St. Joseph Hospital’s Osteoporosis Research Group is beginning a study of an experimental nasal spray’s effectiveness in the treatment of the physical and emotional effects of osteoporosis.
Funded by Rohrer Pharmaceuticals, along with a grant from the St. Joseph Healthcare Foundation, research will focus on the drug calcitonin, which has been used for several years as a treatment for osteoporosis, according to Dr. Clifford Rosen, chief of medicine and leader of the research group.
Osteoporosis is a bone disorder characterized by a loss of bone density, accompanied by increasing porosity and brittleness of bones. It most often affects women who have passed menopause.
As part of the project, the research group is seeking 40 women over the age of 65 to participate in the 18-month study. The women must have osteoporosis and have suffered new spine fractures. The participants can come from northeastern Maine, but must be able to travel once a month to Bangor to receive medication.
The research will include a study of the lifestyles of the women involved in the project. There will be no cost to the participants.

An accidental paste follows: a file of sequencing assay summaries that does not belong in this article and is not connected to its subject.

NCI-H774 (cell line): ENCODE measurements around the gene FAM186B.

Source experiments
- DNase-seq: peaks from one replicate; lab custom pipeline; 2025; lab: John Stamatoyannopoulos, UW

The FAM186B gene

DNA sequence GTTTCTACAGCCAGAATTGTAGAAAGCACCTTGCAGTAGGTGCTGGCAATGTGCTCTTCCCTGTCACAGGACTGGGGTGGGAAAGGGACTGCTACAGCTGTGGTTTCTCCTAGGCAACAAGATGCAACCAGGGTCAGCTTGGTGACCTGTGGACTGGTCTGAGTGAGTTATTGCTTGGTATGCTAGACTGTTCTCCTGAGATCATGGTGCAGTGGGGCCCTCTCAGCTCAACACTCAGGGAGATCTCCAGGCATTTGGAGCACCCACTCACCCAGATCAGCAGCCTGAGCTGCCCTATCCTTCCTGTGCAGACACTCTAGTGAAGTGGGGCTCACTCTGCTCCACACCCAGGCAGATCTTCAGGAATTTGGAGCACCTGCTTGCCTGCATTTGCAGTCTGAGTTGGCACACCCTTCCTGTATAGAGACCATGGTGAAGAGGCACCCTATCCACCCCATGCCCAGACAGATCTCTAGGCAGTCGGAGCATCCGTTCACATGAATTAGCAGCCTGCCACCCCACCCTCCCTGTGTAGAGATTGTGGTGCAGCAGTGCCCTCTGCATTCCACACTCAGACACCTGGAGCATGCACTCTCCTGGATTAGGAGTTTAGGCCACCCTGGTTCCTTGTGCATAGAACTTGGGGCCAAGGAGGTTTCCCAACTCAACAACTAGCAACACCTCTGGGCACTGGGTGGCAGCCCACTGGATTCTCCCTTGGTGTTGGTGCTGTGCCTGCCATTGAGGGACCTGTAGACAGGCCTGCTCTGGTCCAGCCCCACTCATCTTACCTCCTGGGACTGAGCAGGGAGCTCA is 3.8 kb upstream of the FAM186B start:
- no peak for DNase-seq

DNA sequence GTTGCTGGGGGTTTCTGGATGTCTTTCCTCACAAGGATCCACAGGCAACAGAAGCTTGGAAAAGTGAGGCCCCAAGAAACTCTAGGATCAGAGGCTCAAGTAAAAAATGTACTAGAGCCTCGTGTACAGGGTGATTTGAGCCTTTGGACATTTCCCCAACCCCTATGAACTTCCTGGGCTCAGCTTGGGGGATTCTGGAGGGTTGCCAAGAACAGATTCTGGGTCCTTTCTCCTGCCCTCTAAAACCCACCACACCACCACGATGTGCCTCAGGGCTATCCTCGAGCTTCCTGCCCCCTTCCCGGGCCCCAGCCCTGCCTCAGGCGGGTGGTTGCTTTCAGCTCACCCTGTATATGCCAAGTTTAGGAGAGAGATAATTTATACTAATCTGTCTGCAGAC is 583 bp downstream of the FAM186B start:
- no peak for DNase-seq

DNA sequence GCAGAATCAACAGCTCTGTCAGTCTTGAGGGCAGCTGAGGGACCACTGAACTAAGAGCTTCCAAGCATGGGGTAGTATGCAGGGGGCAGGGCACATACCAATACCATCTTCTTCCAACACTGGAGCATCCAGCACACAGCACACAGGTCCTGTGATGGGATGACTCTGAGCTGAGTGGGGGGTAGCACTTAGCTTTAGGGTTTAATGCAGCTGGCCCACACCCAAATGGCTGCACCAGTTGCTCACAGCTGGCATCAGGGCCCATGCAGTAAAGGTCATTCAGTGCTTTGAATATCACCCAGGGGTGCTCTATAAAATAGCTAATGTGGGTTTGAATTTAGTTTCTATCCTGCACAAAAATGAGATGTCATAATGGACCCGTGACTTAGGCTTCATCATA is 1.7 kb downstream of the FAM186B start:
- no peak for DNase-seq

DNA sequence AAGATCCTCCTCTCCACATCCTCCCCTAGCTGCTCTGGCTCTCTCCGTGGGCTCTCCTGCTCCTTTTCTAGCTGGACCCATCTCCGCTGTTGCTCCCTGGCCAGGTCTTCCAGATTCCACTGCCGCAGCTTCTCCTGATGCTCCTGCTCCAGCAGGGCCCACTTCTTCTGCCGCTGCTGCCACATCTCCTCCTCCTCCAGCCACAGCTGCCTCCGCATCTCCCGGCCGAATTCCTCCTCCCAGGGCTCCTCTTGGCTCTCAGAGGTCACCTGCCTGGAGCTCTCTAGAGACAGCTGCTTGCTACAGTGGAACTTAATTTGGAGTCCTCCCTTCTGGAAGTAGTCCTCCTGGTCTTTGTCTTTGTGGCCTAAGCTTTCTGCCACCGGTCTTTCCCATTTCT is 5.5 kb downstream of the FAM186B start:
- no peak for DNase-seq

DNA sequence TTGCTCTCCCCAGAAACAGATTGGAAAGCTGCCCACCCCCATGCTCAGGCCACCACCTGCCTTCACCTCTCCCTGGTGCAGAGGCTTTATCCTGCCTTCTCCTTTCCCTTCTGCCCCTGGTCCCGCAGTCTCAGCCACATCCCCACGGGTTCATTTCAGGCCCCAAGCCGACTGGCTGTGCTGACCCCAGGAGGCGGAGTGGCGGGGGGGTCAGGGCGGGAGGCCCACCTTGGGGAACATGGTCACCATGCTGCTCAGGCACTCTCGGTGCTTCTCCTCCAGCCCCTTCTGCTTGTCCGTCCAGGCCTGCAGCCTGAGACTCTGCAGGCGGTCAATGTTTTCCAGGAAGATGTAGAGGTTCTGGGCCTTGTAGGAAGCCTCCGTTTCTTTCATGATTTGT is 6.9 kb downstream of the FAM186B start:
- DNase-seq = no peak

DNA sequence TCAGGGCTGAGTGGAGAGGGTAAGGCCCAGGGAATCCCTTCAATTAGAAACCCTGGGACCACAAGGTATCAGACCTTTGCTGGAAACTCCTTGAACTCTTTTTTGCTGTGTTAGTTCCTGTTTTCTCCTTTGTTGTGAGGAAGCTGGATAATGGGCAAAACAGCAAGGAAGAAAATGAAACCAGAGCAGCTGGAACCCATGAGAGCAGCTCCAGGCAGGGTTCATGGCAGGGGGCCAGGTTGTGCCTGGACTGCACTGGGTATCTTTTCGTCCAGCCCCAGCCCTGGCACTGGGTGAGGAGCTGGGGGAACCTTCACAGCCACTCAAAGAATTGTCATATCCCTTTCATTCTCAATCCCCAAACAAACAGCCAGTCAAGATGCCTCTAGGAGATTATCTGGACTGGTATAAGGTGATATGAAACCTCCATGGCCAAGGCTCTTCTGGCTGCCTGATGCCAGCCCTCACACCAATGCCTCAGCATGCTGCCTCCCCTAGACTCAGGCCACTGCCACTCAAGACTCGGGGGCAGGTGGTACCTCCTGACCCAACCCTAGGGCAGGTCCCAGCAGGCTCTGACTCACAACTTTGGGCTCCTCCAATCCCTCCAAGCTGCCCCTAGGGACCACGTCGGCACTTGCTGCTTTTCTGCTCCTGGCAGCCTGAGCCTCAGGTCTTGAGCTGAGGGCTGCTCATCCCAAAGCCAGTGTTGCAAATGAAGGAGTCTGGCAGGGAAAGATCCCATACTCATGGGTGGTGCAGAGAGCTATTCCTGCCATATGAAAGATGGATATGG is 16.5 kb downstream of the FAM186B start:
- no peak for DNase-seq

The project, which has received the approval of the U.S. Food and Drug Administration, will examine whether the use of the nasal spray is as effective as the use of injections of the drug for reducing pain and increasing bone strength, said Rosen.
Research data will be correlated with information being gathered in a current study on the psychological effects of osteoporosis being conducted with the University of Maine, said the physician.
Rosen said that those women taking part in the research will benefit from the drug, and will have the option of continuing long-term treatment, if it is in their best interests.
For more information about the research project, prospective participants may call Sally Fischel, research assistant, at 941-1737.